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Does Introducing Solids Too Soon Increase Diabetes Risk?

baby feedingSometimes, science is awesome. Like when science invented hybrid cars. Or MRIs. Or Gas-X. (Oh, come on. We all know that few things improve short-term quality of life as effectively as Gas-X. It’s like a wonder drug.)  Then there are other times when science comes up with  headline-grabbing new discoveries that just serve to stress people out. This week we have a perfect example of this. My lovely editor sent out a link with the provocative headline “Diabetes Tied to Timing of Baby’s First Solid Food”.  Alarming, right? It sounds like if you get the timing of solids wrong your baby will get diabetes and ZOMG DID I JUST GIVE MY BABY DIABIETES!?!?!

Fortunately, it seems like journalism is the more alarming culprit here. The first paragraph of the article says clearly that these findings only apply to children with a predisposition to Type 1 diabetes:

Among children already at higher risk for type 1 diabetes, missing the sweet spot for introduction of solid foods may increase the risk even further, researchers found.

Compared with exposing children to solid food for the first time at ages 4 or 5 months, introducing solid food both earlier and later was associated with greater risks of developing the disease (hazard ratio 1.91 for early and HR 3.02 for later), according to Jill Norris, PhD, MPH, of the Colorado School of Public Health in Aurora, and colleagues.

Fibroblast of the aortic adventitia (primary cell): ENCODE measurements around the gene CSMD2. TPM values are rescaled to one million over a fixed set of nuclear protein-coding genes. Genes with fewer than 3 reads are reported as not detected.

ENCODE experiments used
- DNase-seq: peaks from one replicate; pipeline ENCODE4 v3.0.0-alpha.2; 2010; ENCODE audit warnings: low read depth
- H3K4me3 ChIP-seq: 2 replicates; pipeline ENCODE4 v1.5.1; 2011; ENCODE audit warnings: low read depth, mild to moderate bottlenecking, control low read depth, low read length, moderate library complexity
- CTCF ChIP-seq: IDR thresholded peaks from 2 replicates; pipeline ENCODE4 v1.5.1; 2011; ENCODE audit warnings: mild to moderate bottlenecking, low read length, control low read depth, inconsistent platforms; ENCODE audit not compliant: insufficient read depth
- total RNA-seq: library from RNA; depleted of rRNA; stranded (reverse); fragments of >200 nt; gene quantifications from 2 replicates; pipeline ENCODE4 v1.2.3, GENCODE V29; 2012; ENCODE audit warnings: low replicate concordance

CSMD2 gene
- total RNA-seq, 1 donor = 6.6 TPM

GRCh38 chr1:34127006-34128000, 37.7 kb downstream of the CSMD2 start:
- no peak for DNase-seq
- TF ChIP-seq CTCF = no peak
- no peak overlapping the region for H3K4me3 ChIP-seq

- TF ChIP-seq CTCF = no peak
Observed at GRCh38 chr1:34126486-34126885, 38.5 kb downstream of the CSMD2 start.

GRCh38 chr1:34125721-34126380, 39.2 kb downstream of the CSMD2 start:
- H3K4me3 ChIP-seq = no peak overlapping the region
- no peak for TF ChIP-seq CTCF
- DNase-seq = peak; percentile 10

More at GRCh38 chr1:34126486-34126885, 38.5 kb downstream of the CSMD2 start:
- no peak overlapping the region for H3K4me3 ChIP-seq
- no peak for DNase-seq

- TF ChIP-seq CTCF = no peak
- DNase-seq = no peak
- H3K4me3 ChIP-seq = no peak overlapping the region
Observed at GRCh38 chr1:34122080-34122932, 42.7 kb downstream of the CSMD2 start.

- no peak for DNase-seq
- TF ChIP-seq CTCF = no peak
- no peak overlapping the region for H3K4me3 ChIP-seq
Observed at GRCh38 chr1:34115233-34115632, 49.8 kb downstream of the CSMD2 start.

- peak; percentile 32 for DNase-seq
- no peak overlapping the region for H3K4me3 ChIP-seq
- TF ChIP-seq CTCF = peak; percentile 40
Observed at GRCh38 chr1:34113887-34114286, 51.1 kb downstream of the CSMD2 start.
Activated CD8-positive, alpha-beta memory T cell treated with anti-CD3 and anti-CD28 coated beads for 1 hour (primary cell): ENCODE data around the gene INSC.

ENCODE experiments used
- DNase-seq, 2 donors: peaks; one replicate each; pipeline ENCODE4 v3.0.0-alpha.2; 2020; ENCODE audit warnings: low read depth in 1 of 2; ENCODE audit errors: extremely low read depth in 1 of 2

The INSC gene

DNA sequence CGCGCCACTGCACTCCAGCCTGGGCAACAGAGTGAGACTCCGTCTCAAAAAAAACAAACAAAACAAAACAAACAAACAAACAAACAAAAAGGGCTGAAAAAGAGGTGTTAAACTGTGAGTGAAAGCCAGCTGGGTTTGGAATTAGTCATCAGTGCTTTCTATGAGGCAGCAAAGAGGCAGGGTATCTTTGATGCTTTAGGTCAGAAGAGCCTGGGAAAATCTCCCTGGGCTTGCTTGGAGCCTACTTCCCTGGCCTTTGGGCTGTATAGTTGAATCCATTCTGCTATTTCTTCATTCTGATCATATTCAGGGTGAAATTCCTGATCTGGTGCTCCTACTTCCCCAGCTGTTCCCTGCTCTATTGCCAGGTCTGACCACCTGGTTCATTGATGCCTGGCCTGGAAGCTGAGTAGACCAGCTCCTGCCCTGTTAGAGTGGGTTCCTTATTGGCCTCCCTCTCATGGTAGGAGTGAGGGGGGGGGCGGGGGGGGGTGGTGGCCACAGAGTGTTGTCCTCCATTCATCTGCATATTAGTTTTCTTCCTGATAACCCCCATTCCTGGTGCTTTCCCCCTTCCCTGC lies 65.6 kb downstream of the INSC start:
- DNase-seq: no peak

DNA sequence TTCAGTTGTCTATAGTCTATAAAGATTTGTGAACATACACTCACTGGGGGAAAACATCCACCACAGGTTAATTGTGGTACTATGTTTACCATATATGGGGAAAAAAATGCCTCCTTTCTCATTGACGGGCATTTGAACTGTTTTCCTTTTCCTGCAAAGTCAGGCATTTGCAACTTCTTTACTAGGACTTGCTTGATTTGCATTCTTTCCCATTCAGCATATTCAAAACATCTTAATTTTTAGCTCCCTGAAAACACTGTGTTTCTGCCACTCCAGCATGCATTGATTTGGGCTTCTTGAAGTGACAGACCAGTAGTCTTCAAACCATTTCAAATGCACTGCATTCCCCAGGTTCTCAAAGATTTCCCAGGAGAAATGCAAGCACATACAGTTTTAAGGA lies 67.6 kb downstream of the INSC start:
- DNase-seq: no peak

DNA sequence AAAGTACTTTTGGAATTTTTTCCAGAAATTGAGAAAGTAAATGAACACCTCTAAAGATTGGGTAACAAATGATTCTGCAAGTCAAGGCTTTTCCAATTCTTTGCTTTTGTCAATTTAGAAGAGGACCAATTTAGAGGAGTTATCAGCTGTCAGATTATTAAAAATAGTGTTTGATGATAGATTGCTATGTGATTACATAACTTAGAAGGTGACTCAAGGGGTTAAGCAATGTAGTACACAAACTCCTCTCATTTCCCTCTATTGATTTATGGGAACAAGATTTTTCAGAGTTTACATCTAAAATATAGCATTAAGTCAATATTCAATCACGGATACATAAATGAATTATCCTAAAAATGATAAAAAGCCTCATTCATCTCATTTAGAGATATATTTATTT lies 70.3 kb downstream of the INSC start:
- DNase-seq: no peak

The specific food category associated with the greatest risk was rice or oats when first exposure occurred at age 6 months or later (HR 2.88, 95% CI 1.36-6.11), the researchers reported online in JAMA Pediatrics.

The article goes on to say that introduction of fruits, veggies, and meats had no correlation to diabetes at all. So basically, if you have a family history of Type 1 diabetes, talk to your doctor about when to introduce rice or oats so as to minimize risk. As for the rest of us, we can chill out until the next time science hits us with a heart-attack inducing headline.

Photo credit: photo stock

Read more from Rebekah at Stay At Home Pundit The Broad SideFollow Rebekah on Facebook and Twitter too!

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